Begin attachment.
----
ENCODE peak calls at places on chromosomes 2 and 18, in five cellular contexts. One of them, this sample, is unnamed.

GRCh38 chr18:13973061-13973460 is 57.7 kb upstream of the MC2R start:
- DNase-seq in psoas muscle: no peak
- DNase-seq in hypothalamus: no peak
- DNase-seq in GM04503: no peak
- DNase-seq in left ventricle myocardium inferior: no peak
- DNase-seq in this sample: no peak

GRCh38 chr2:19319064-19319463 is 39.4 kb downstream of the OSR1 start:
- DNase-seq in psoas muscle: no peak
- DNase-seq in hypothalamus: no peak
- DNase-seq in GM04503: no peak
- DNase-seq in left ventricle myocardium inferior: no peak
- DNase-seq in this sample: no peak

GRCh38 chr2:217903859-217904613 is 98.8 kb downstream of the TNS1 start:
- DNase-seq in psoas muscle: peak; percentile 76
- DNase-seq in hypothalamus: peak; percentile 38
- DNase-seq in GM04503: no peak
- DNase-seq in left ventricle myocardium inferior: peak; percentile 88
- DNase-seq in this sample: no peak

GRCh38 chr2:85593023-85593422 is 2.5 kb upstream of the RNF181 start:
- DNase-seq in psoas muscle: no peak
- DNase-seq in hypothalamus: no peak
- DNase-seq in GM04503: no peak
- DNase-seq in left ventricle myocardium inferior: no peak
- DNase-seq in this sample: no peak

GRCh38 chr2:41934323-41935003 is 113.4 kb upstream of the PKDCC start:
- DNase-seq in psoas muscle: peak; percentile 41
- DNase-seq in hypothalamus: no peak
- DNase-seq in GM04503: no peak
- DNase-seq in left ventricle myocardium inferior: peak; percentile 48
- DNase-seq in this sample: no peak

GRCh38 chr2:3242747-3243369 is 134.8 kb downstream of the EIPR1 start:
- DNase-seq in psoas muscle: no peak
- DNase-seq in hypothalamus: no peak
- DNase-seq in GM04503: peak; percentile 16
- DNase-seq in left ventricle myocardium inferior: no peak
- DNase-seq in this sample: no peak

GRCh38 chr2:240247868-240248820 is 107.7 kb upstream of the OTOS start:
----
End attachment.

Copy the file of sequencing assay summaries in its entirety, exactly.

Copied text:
ENCODE peak calls at places on chromosomes 2 and 18, in five cellular contexts. One of them, this sample, is unnamed.

GRCh38 chr18:13973061-13973460 is 57.7 kb upstream of the MC2R start:
- DNase-seq in psoas muscle: no peak
- DNase-seq in hypothalamus: no peak
- DNase-seq in GM04503: no peak
- DNase-seq in left ventricle myocardium inferior: no peak
- DNase-seq in this sample: no peak

GRCh38 chr2:19319064-19319463 is 39.4 kb downstream of the OSR1 start:
- DNase-seq in psoas muscle: no peak
- DNase-seq in hypothalamus: no peak
- DNase-seq in GM04503: no peak
- DNase-seq in left ventricle myocardium inferior: no peak
- DNase-seq in this sample: no peak

GRCh38 chr2:217903859-217904613 is 98.8 kb downstream of the TNS1 start:
- DNase-seq in psoas muscle: peak; percentile 76
- DNase-seq in hypothalamus: peak; percentile 38
- DNase-seq in GM04503: no peak
- DNase-seq in left ventricle myocardium inferior: peak; percentile 88
- DNase-seq in this sample: no peak

GRCh38 chr2:85593023-85593422 is 2.5 kb upstream of the RNF181 start:
- DNase-seq in psoas muscle: no peak
- DNase-seq in hypothalamus: no peak
- DNase-seq in GM04503: no peak
- DNase-seq in left ventricle myocardium inferior: no peak
- DNase-seq in this sample: no peak

GRCh38 chr2:41934323-41935003 is 113.4 kb upstream of the PKDCC start:
- DNase-seq in psoas muscle: peak; percentile 41
- DNase-seq in hypothalamus: no peak
- DNase-seq in GM04503: no peak
- DNase-seq in left ventricle myocardium inferior: peak; percentile 48
- DNase-seq in this sample: no peak

GRCh38 chr2:3242747-3243369 is 134.8 kb downstream of the EIPR1 start:
- DNase-seq in psoas muscle: no peak
- DNase-seq in hypothalamus: no peak
- DNase-seq in GM04503: peak; percentile 16
- DNase-seq in left ventricle myocardium inferior: no peak
- DNase-seq in this sample: no peak

GRCh38 chr2:240247868-240248820 is 107.7 kb upstream of the OTOS start: